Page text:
The oil crisis of 1973–1974 – when fuel was rationed and every second streetlight in Sweden was turned off – and the ensuing economic downturn gave L.M. Ericsson unexpected breathing room, as it led many customers to delay their orders for digital exchanges.

Another process, described by Bjurel as a “harrowing drama,” also took place during much of 1974. This involved the effective takeover of L.M. Ericsson by IBM. It was like marrying “the devil himself,” to use Bjurel’s metaphor. L.M. Ericsson’s own history mentions this only in passing, while Bjurel devotes five pages to the affair in his memoirs, which were published in 2008 four years after his death.

The story began for Bjurel when Lundvall said he would like to meet to discuss a highly confidential issue. The meeting could not take place at L.M. Ericsson or at Televerket, and the subject could not be discussed on the phone. The two men decided to meet the following Sunday morning, in July, over coffee at the City Hotel in Norrtälje. On arrival they were told that coffee was not being served, and were referred instead to another hotel. There they found too many potential eavesdroppers so they drank their coffee in silence then went to Lundvall’s car to shelter from the constant downpour. Bjurel spent the next two hours listening to Lundvall’s account.

IBM had made contact, proposing that the companies start cooperating on technology and that IBM become a part-owner of L.M. Ericsson. Lundvall and Wallenberg had met IBM’s top management and learnt that the company wanted to enter telecommunications, which it considered to be a growing sector. IBM had considered partnerships with ITT, Siemens and Philips but had concluded that L.M. Ericsson was best.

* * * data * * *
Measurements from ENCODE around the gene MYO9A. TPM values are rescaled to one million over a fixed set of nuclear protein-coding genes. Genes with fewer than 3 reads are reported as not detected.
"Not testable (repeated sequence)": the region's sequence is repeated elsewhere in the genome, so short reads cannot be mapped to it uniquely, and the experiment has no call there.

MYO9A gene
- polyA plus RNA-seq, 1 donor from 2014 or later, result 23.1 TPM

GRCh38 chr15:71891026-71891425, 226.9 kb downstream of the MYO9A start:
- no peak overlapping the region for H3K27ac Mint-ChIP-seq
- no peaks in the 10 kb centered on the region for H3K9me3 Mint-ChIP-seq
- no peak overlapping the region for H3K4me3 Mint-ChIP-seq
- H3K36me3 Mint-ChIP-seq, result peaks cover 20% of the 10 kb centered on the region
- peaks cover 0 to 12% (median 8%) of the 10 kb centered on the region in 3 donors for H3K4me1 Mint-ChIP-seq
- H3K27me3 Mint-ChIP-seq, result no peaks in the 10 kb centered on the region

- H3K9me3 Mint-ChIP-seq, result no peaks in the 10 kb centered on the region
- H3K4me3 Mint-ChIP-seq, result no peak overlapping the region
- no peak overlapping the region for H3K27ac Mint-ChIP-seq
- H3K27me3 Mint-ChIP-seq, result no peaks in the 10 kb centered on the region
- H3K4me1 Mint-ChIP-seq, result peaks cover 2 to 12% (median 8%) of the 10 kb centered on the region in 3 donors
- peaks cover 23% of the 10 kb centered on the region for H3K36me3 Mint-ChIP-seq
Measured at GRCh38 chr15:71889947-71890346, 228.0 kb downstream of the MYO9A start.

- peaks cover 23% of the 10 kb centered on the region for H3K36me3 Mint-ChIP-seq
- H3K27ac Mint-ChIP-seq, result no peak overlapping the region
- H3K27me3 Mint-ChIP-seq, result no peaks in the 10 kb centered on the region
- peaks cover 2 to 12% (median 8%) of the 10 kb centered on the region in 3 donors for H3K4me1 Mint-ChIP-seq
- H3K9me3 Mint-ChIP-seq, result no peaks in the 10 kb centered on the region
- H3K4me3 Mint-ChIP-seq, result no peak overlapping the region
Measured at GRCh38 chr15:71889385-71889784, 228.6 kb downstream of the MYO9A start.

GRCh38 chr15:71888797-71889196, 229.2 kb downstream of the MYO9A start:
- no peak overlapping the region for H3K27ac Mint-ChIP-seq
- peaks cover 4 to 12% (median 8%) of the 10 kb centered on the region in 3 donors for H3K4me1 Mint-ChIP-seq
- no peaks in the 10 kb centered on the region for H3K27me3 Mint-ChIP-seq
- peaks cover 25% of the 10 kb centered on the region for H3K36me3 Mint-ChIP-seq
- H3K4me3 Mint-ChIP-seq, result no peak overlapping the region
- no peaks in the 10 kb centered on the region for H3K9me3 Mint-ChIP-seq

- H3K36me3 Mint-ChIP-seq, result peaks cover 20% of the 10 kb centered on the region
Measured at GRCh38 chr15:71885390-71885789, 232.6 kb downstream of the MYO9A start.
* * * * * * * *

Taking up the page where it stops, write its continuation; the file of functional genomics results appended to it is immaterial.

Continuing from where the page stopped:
ALL DEVELOPMENT OUTSIDE SWEDEN

Bjurel heard that IBM wanted to locate all development work outside Sweden. Among other things, this meant cooperation with Televerket through Ellemtel had to be unconditionally terminated. All manufacturing, however, would take place in the factories operated by L.M. Ericsson around the world, with Televerket’s plants functioning to some extent as subcontractors.

Lundvall and Wallenberg had already met Sweden’s Minister of Finance, Gunnar Sträng, a few times in connection with this approach.

Bjurel recalls: “Sträng had tried in every way to form an opinion of what a merger of IBM and L.M. Ericsson would mean for Televerket, for Sweden as a nation and the Social Democratic Party. Sträng had attempted to convince L.M. Ericsson of the necessity of its continued cooperation with Televerket through Ellemtel. In spite of Lundvall’s and Wallenberg’s assurances that IBM would never accept this, Sträng had demanded renewed endeavors to this end. [... He] had also said that ‘it would be bloody awful’ if he had to go and tell his associates that he had sold one of Sweden’s preeminent industrial undertakings to a multinational company.”

Author: Svenolof Karlsson & Anders Lugn

© Telefonaktiebolaget LM Ericsson and Centre for Business History

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